Most research suggests that couples are less happy with their partners after they become parents. But it doesn’t have to be that way, according to Beth Goss, a parenting and relationship educator with the Gottman Institute in Seattle.
“A really common thing that happens after a baby comes into the picture is that you go from being soulmates to roommates. Suddenly it's all about dividing tasks, and that's not what brought you together," Goss tells TODAY.com.
So how do you get back to being soulmates?” Don’t worry: the solution isn’t to “go on a date night.”
Goss says the secret to keeping your romance alive after having kids is small, thoughtful gestures.
“It’s the little stuff, like walking downstairs and seeing that your partner put the laundry away, or did the grunt task that you didn’t want to do — all that stuff is basically foreplay. That is what's going to put you in the mood," Goss explains.
Goss’s husband, Timothy, has been unloading the dishwasher for 30 years and it never goes unrecognized.
“Often what we do is, we notice something but we don’t vocalize it,” Goss notes. “You want to notice the stuff you like — ‘You look so cute playing with the baby,’ or ‘Thank you for unloading the dishwasher.' Hearing nice stuff about yourself all the time? It feels good and makes a huge difference in a relationship.”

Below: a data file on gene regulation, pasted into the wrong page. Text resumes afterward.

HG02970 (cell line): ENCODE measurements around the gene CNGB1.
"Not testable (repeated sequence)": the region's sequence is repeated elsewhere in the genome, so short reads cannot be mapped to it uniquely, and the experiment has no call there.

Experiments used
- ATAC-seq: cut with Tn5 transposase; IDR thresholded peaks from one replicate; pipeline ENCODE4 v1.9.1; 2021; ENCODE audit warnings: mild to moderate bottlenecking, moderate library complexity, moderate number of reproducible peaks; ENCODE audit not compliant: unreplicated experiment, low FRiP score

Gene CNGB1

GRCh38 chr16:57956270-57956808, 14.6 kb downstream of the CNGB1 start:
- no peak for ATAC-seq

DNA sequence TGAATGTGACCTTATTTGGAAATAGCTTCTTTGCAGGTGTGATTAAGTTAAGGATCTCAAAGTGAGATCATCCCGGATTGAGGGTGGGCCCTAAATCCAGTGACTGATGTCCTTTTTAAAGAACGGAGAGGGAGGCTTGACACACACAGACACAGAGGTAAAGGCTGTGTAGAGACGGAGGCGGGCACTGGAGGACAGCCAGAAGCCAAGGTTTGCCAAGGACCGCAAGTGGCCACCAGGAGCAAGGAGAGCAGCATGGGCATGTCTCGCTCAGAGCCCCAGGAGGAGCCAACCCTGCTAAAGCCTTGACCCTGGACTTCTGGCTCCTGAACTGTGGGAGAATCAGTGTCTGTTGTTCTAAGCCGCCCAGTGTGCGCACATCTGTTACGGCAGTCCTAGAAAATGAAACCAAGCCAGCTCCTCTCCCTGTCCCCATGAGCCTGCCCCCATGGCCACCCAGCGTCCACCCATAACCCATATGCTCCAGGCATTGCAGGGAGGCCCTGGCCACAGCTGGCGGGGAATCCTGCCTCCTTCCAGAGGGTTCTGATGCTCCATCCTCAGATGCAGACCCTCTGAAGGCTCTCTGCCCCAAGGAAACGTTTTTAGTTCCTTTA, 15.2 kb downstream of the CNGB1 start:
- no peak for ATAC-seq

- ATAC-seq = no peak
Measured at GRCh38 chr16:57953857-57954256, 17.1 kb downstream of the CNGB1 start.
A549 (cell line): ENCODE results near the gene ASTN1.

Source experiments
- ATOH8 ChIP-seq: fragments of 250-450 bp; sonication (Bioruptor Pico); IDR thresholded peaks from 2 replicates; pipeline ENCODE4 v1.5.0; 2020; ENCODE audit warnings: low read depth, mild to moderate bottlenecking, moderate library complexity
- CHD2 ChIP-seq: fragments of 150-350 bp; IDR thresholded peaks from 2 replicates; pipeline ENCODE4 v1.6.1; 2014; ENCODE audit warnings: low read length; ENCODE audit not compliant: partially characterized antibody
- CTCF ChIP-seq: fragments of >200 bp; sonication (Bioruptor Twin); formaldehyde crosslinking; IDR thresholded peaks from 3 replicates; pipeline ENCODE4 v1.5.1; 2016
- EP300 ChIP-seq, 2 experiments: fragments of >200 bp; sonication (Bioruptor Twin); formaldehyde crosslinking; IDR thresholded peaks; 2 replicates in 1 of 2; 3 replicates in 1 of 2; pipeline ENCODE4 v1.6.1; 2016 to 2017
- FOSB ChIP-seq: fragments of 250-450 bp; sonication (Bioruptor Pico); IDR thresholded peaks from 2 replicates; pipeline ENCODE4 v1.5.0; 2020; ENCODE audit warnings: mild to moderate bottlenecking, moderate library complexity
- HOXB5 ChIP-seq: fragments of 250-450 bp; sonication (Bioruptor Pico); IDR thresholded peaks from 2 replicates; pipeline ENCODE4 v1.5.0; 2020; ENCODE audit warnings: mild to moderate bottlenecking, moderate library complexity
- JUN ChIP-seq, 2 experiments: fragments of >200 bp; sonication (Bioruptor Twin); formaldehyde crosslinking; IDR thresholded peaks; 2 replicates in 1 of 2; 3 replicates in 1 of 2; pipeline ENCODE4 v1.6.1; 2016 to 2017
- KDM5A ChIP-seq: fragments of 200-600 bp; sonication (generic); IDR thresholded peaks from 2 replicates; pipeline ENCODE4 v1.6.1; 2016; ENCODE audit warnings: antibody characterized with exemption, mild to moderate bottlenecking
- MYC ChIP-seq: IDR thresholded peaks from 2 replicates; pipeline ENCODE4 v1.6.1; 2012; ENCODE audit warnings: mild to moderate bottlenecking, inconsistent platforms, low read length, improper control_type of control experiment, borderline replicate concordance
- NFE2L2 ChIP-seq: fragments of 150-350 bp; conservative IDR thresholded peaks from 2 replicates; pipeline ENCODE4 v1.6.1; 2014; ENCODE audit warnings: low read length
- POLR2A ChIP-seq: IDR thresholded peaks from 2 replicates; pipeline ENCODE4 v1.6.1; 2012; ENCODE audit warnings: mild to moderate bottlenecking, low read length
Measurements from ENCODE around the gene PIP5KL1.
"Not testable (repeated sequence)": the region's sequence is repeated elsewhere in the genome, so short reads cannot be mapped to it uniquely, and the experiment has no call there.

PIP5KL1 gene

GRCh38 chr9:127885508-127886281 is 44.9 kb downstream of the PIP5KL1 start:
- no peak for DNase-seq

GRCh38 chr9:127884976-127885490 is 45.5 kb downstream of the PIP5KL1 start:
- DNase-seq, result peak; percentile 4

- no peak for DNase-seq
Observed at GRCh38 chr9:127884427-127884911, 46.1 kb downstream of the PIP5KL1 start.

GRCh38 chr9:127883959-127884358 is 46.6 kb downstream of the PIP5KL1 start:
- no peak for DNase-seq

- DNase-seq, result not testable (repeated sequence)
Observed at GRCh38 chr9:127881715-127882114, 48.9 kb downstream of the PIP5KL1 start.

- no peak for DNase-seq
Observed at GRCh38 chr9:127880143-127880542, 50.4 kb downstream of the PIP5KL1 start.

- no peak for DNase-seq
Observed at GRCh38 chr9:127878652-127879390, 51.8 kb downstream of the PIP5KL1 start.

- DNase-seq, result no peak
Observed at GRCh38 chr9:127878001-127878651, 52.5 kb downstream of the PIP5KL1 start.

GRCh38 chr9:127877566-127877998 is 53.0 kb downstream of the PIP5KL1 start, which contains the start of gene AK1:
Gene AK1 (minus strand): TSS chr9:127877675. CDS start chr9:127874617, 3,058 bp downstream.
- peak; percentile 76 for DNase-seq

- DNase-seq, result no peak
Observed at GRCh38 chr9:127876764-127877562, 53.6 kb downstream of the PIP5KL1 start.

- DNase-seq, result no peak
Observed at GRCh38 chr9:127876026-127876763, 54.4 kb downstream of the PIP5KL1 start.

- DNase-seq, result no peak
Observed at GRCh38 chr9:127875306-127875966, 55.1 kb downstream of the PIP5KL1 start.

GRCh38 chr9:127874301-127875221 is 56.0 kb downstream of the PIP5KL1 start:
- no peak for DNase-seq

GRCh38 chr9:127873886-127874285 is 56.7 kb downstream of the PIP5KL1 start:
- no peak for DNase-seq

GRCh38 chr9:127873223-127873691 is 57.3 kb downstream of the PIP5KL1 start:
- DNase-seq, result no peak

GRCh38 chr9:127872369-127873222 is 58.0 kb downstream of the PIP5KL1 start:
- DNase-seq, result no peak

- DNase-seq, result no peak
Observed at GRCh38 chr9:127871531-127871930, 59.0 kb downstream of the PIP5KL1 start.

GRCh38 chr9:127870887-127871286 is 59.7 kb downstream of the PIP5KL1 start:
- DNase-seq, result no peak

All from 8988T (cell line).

Though Goss’s children are now 24 and 28, when they were younger, she and Timothy would divide and conquer on the weekends.
“We made sure to give the other person time to do what they wanted to do,” Goss shares. If Saturdays and Sundays are too hectic for your family, Goss recommends giving your partner space during the week.
“For example, ‘Every Tuesday is your night and I’ll deal with dinner and bedtime and baths and all that stuff,” Goss says. “It’s just another way of showing the other person that they’re important, and appreciated. And all those things help with desire."